Calvin Coolidge understood the importance of property rights once saying, "Ultimately, property rights and personal rights are the same thing."
In The Mystery of Capital, renowned Peruvian economist Hernando de Soto shows how property rights are the key to overcoming poverty in the developing world. "The hour of capitalism's greatest triumph," writes de Soto, "is, in the eyes of four-fifths of humanity, its hour of crisis." De Soto takes up one of the most pressing questions the world faces today: Why do some countries succeed at capitalism while others fail?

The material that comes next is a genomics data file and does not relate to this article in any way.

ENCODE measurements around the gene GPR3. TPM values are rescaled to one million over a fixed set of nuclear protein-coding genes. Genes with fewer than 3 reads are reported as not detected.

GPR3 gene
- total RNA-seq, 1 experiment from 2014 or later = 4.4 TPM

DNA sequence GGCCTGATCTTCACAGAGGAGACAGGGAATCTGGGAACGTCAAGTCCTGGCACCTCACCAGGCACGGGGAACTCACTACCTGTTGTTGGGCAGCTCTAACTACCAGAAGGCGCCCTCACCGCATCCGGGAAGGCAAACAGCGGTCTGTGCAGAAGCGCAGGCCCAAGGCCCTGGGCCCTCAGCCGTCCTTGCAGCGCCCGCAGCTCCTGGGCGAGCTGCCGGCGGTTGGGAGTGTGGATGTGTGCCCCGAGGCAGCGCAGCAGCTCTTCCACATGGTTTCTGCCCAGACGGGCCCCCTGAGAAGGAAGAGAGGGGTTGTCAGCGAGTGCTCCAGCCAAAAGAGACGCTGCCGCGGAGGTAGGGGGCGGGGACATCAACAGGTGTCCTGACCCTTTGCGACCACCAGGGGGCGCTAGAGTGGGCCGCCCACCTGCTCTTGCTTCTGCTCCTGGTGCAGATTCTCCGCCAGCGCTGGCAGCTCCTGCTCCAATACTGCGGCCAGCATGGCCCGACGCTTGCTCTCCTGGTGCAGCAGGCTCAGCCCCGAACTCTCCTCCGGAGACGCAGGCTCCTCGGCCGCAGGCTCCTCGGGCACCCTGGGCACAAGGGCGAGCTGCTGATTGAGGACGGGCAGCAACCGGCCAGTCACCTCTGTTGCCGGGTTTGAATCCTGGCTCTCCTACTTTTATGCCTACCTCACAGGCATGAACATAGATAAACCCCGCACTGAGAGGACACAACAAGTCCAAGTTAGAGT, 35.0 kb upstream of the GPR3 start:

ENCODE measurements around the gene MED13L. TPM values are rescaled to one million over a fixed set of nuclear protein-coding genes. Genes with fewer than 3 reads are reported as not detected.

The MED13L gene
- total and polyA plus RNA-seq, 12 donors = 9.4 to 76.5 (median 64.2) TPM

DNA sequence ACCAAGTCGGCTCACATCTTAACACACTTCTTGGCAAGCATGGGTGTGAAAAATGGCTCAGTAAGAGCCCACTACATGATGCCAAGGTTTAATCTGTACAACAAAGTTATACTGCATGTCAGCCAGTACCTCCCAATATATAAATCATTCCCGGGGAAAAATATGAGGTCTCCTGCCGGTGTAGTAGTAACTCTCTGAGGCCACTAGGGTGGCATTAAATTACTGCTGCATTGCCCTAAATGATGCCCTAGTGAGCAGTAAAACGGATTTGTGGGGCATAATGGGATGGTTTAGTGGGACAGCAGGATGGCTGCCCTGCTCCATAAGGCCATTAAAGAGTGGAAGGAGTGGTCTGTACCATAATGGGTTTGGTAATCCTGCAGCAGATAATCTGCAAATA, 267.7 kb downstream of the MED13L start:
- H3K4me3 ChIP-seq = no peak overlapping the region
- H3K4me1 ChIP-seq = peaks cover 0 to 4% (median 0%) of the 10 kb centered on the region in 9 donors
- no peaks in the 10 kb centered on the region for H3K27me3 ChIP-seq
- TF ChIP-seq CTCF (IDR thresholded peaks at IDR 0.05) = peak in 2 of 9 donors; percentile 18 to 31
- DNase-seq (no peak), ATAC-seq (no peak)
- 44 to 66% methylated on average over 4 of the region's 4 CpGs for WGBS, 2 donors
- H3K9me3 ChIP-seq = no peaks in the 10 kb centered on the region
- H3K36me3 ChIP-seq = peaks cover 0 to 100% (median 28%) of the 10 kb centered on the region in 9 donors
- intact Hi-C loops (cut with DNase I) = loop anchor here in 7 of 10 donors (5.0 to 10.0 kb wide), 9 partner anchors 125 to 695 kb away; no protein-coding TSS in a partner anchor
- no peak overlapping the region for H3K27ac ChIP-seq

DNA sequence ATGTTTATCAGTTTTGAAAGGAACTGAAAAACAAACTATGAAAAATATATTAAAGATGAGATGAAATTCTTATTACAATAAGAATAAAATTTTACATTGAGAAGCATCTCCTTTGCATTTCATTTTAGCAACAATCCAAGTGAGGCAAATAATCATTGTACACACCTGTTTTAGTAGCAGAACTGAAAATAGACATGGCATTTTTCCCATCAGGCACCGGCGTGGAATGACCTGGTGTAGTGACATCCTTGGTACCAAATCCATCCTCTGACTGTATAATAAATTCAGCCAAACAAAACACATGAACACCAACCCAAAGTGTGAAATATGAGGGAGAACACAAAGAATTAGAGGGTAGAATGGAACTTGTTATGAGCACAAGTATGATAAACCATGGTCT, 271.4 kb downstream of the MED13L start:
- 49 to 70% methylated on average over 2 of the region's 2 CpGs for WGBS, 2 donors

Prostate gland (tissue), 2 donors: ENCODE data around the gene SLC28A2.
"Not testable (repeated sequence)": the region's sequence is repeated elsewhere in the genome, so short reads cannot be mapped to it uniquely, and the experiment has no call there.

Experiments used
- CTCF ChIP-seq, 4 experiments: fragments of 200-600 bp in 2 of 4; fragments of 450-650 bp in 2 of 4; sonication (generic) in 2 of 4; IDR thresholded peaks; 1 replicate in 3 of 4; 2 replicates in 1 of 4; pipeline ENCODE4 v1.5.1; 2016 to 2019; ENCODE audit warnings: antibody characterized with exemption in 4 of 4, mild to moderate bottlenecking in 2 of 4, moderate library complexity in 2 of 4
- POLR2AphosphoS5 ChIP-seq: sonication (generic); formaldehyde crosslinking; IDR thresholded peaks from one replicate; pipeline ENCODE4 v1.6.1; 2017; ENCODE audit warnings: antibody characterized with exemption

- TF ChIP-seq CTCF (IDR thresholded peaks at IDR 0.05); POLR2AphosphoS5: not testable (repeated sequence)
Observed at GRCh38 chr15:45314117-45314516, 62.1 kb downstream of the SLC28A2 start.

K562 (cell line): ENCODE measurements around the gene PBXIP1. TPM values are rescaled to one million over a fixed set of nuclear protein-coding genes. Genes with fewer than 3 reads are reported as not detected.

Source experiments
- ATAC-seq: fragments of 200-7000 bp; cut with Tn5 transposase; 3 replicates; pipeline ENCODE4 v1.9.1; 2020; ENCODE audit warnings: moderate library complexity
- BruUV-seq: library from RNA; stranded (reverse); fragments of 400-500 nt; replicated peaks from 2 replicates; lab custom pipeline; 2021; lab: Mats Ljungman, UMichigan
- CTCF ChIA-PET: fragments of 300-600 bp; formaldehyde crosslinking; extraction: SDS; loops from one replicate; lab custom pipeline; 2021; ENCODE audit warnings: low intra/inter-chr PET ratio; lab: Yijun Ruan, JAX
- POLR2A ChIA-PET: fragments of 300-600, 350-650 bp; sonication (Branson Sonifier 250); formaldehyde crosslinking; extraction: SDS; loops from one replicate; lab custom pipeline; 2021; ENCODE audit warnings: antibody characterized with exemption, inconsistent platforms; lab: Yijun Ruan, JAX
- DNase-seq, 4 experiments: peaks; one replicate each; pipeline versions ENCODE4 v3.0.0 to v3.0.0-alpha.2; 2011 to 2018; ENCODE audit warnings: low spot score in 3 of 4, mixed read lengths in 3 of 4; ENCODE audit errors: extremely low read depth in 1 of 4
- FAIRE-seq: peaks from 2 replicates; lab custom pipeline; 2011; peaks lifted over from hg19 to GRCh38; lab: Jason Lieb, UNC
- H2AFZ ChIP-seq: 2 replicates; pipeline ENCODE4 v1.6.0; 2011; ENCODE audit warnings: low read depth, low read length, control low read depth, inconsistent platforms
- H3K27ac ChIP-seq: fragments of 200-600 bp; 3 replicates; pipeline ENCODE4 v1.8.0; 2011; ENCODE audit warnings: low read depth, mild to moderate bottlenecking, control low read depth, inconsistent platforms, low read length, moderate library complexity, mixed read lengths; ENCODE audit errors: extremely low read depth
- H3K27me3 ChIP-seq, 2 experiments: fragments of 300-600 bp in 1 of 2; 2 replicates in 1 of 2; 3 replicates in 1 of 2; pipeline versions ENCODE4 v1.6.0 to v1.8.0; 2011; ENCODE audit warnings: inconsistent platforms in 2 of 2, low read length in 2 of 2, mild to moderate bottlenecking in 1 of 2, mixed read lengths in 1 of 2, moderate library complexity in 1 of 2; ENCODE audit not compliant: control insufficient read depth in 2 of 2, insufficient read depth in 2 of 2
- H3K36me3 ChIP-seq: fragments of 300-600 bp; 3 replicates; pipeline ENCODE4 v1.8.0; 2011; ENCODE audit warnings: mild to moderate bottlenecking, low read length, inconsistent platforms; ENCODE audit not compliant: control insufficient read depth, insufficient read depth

In strong opposition to the popular view that success is determined by cultural differences, de Soto finds that it actually has everything to do with the legal structure of property and property rights. Every developed nation in the world at one time went through the transformation from predominantly extralegal property arrangements, such as squatting on large estates, to a formal, unified legal property system. In the West we've forgotten that creating this system is what allowed people everywhere to leverage property into wealth. This persuasive book revolutionized our understanding of capital and points the way to a major transformation of the world economy.